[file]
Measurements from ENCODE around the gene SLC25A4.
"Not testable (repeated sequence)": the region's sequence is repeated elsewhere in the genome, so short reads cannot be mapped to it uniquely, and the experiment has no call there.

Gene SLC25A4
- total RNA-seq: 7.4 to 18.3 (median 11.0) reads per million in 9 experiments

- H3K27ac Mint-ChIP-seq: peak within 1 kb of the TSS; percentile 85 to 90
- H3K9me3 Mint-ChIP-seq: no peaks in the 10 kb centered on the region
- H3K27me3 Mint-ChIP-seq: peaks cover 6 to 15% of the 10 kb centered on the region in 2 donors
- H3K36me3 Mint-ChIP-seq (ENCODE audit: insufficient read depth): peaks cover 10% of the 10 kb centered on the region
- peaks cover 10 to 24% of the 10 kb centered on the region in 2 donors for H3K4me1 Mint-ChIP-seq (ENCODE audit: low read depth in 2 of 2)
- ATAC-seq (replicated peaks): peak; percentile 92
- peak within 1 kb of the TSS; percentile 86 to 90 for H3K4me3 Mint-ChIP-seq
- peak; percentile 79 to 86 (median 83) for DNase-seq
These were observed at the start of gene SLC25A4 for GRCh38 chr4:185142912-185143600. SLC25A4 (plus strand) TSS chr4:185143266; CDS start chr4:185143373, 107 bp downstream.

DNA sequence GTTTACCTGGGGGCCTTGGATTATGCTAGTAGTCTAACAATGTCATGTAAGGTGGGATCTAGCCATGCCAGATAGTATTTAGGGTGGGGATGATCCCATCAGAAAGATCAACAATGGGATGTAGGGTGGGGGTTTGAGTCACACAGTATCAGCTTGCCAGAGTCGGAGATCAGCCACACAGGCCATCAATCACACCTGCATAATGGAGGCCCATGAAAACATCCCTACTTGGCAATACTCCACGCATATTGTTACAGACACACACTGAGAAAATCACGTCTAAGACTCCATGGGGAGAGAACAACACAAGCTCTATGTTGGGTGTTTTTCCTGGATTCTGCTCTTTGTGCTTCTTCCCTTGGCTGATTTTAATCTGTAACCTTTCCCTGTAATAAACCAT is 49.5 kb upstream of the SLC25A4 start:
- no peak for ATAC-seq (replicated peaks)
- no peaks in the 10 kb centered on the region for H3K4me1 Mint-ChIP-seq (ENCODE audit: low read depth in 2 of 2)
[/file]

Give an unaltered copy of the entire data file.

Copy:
Measurements from ENCODE around the gene SLC25A4.
"Not testable (repeated sequence)": the region's sequence is repeated elsewhere in the genome, so short reads cannot be mapped to it uniquely, and the experiment has no call there.

Gene SLC25A4
- total RNA-seq: 7.4 to 18.3 (median 11.0) reads per million in 9 experiments

- H3K27ac Mint-ChIP-seq: peak within 1 kb of the TSS; percentile 85 to 90
- H3K9me3 Mint-ChIP-seq: no peaks in the 10 kb centered on the region
- H3K27me3 Mint-ChIP-seq: peaks cover 6 to 15% of the 10 kb centered on the region in 2 donors
- H3K36me3 Mint-ChIP-seq (ENCODE audit: insufficient read depth): peaks cover 10% of the 10 kb centered on the region
- peaks cover 10 to 24% of the 10 kb centered on the region in 2 donors for H3K4me1 Mint-ChIP-seq (ENCODE audit: low read depth in 2 of 2)
- ATAC-seq (replicated peaks): peak; percentile 92
- peak within 1 kb of the TSS; percentile 86 to 90 for H3K4me3 Mint-ChIP-seq
- peak; percentile 79 to 86 (median 83) for DNase-seq
These were observed at the start of gene SLC25A4 for GRCh38 chr4:185142912-185143600. SLC25A4 (plus strand) TSS chr4:185143266; CDS start chr4:185143373, 107 bp downstream.

DNA sequence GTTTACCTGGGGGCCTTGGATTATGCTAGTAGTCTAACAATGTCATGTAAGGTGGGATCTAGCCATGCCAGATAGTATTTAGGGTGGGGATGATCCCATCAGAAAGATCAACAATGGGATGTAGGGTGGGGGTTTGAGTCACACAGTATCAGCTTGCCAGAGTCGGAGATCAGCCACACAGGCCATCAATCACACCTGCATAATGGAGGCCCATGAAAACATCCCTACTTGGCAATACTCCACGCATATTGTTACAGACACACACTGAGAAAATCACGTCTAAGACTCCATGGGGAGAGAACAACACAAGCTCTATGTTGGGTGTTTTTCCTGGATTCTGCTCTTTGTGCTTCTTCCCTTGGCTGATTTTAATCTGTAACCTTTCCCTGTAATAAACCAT is 49.5 kb upstream of the SLC25A4 start:
- no peak for ATAC-seq (replicated peaks)
- no peaks in the 10 kb centered on the region for H3K4me1 Mint-ChIP-seq (ENCODE audit: low read depth in 2 of 2)